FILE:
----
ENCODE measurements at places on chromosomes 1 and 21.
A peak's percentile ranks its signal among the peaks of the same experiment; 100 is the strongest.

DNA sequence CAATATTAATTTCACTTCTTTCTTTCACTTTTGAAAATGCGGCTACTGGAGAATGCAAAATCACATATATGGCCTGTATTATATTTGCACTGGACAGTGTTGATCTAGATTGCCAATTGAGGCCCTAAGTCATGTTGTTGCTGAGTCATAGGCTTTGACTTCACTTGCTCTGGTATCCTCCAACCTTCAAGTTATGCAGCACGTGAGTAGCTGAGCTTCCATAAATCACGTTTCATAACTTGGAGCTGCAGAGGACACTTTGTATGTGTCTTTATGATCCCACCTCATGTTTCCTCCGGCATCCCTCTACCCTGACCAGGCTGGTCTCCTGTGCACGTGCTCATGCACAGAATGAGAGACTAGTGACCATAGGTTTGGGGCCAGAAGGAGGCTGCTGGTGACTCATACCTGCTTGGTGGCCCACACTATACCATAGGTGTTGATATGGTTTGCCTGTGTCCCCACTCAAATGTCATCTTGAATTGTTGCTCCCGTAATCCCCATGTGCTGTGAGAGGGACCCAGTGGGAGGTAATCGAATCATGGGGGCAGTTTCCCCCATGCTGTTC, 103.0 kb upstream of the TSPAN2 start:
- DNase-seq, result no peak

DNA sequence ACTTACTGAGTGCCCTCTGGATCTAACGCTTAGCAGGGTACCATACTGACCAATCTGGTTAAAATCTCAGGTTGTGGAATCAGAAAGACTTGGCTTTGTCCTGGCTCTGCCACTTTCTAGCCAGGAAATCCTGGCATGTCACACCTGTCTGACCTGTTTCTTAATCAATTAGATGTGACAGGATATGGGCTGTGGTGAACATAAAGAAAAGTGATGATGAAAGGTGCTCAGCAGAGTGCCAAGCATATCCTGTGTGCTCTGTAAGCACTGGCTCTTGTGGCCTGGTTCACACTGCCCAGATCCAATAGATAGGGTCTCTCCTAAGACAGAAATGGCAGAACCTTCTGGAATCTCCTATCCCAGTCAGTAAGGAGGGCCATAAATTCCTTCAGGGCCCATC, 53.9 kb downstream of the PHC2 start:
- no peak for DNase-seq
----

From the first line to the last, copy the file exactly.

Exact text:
ENCODE measurements at places on chromosomes 1 and 21.
A peak's percentile ranks its signal among the peaks of the same experiment; 100 is the strongest.

DNA sequence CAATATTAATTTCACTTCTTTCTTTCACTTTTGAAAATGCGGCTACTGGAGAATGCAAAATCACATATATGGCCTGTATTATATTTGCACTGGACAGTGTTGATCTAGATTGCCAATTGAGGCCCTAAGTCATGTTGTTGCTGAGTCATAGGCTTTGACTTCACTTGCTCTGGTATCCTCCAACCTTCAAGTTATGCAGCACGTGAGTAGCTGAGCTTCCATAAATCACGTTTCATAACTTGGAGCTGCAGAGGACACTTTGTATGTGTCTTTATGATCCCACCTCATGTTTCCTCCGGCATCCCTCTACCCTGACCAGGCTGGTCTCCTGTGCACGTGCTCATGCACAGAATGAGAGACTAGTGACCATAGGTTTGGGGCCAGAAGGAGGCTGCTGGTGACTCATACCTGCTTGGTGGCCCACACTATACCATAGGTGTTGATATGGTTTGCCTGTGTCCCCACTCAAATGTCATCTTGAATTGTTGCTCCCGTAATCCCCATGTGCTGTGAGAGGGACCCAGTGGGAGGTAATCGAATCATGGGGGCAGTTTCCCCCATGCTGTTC, 103.0 kb upstream of the TSPAN2 start:
- DNase-seq, result no peak

DNA sequence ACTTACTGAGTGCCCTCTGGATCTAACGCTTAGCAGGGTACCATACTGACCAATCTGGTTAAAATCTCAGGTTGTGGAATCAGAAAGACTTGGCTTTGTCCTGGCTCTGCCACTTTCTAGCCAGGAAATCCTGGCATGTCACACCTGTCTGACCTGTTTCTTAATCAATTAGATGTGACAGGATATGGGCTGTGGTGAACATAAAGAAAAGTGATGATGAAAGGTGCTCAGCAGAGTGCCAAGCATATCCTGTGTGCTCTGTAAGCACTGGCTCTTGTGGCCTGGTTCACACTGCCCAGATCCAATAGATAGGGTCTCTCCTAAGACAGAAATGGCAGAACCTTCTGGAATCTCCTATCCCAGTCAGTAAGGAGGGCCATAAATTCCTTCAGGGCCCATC, 53.9 kb downstream of the PHC2 start:
- no peak for DNase-seq